I have so many questions, but let me just start, if I 
could, with you, Mr. Vought. Again, you are stepping up to take 
on a very tough job. I relied heavily on the deputy at OMB when 
I was there. As you know, there is a deputy for management and 
also one more for the budget functions, and you have a lot of 
interaction with OIRA, should you be confirmed, so it is good 
you guys are sitting close together. That may not be true in a 
couple of years, after you have some clashes. No, just kidding. 
I am sure you will get along great.
    But let me focus on one thing that was mentioned earlier, 
and that is infrastructure. Today the President is in my 
hometown of Cincinnati talking about infrastructure. I am 
delighted he is doing that. He is going to talk about locks and 
dams on the Ohio River and he is going to talk, I hope, about 
broader infrastructure questions. On Friday he is supposed to 
be talking about permitting.
    I know you are not there yet, and when you were at Heritage 
Action you guys actually opposed the highway bill that passed 
the Senate. I hope you did not oppose the permitting reform. I 
do not think you did. I think, in fact, you would have been 
supportive of that had you been asked to opine on that 
    But Title 41 of the FAST Act has the permitting reform that 
was talked about earlier, and it is absolutely needed. We have 
projects, on the Ohio River, as an example, including some of 
our dams that have taken 6, 7, 8, 9, 10 years, and capital is 
not that patient anymore. It goes somewhere else, and it does 
not just go to other State, it goes to another country.
    Our reform effort, and Senator McCaskill and I did this 
together on a bipartisan basis, for 5 years worked on it. We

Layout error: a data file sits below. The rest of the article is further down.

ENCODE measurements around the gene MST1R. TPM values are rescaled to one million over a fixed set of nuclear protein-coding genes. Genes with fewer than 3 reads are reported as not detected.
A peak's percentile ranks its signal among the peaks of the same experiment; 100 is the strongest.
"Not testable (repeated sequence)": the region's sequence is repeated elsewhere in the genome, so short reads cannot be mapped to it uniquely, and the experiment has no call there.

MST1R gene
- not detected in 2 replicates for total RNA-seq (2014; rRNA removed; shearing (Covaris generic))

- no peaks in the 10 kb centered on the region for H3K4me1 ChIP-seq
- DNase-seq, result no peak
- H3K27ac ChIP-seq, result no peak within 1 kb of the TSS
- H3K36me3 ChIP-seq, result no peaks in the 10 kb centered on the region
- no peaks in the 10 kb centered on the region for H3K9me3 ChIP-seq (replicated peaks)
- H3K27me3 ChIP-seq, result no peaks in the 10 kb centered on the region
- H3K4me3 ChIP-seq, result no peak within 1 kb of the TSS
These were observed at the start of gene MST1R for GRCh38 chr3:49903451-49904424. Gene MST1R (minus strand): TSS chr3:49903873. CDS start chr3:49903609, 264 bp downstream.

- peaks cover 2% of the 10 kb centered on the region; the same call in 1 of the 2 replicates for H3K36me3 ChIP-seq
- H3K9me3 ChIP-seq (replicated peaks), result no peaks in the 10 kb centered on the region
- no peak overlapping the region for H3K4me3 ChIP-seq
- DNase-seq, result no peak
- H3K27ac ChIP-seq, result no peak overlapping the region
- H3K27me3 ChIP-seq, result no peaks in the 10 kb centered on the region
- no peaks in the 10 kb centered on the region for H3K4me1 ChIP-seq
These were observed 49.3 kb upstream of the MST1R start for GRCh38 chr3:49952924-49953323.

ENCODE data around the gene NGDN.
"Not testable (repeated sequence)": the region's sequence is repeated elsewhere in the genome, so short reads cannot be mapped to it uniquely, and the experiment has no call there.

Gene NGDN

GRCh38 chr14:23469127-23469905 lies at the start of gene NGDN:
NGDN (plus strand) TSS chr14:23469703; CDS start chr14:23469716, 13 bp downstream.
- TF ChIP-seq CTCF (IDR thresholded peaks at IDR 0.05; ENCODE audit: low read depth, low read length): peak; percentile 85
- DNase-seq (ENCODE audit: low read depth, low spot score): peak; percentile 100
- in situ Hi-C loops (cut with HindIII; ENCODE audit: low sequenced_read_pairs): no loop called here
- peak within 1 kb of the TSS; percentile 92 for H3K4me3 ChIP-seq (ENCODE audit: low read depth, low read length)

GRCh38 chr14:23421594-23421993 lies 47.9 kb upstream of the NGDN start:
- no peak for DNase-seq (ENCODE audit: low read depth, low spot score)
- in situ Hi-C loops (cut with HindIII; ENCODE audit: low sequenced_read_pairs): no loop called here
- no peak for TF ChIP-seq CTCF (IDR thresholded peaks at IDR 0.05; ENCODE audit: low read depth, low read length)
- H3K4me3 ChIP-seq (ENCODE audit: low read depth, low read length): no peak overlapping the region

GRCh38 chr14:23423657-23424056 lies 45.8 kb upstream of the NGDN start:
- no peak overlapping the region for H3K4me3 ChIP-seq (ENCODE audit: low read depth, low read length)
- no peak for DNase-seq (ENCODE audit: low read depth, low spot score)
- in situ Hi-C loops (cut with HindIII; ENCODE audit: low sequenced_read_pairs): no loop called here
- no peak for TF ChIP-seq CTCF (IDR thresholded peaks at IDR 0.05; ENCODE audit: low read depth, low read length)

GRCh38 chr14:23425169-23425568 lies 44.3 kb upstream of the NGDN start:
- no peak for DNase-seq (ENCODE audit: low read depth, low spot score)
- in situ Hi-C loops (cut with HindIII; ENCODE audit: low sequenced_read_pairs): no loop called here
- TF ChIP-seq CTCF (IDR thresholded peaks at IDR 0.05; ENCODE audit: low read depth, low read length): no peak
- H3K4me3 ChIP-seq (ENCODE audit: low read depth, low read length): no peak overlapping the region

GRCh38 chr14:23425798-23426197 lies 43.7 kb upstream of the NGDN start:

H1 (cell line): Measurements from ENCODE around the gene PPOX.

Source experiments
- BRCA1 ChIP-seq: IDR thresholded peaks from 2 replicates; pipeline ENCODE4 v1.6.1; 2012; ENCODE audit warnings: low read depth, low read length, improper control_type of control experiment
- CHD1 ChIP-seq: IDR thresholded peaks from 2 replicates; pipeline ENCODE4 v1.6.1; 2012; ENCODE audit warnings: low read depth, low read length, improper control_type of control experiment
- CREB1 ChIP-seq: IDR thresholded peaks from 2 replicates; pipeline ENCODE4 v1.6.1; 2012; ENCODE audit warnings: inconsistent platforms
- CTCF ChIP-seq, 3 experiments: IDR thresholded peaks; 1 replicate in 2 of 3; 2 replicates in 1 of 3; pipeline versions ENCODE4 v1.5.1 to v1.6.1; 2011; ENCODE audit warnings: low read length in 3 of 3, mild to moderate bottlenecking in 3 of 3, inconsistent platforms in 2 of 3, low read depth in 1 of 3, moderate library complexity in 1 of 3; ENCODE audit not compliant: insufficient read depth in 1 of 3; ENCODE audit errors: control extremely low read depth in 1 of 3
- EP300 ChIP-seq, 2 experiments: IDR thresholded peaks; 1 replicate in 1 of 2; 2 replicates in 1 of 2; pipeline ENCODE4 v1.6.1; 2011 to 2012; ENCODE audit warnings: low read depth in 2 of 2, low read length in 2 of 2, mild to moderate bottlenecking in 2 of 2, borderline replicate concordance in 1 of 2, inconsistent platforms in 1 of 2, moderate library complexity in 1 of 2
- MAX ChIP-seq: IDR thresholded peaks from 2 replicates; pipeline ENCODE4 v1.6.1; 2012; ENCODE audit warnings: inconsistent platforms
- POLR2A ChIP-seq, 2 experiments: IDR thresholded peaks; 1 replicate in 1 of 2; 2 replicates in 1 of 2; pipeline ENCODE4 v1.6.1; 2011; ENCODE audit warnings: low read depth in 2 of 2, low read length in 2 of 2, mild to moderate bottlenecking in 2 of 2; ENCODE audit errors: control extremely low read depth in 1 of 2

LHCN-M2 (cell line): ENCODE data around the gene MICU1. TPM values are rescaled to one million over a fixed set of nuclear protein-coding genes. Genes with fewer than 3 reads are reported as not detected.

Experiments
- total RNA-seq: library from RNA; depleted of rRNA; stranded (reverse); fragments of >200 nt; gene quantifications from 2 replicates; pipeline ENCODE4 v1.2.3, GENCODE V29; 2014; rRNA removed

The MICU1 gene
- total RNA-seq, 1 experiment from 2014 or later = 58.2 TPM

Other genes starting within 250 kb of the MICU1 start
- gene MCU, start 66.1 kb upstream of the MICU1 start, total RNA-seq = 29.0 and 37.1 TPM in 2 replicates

had the Chamber of Commerce, the manufacturers, and others with 
us. We also had the AFL-CIO Building Trades Council with us, 
because they all wanted jobs, and they saw what was happening. 
We took the statute of limitations, for instance, from 6 years 
down to 2 years, after a National Environmental Policy Act 
(NEPA) review. Our original bill, actually, was even shorter 
than that, but that is a huge change right there. We have this 
dashboard now where citizens are able to get transparency to be 
able to see what the status is of a project, and it puts one 
agency in charge, which is really important because the right 
hand often does not know what the left hand is doing. We have 
energy projects in Ohio where 35 different permits are 
sometimes required, sometimes sequentially. So the effort is 
just to make it more efficient.
    We set up this thing called the Federal Permitting 
Improvement Steering Council (FPISC). It sits at OMB, and I 
fought hard to get it to OMB, and not to Council on 
Environmental Quality (CEQ), where some other folks wanted it, 
because we believed OMB had some leverage. I think Senator 
McCaskill will tell you--we went back and forth on this quite a 
bit and she took some heat on it, but we wanted to put it 
somewhere where you had part of the government, OMB, that 
actually has some leverage over the other agencies and 
departments, partly because of the budget function that you 
will be very involved with.
    Are you, one, aware of this issue of the permitting reform,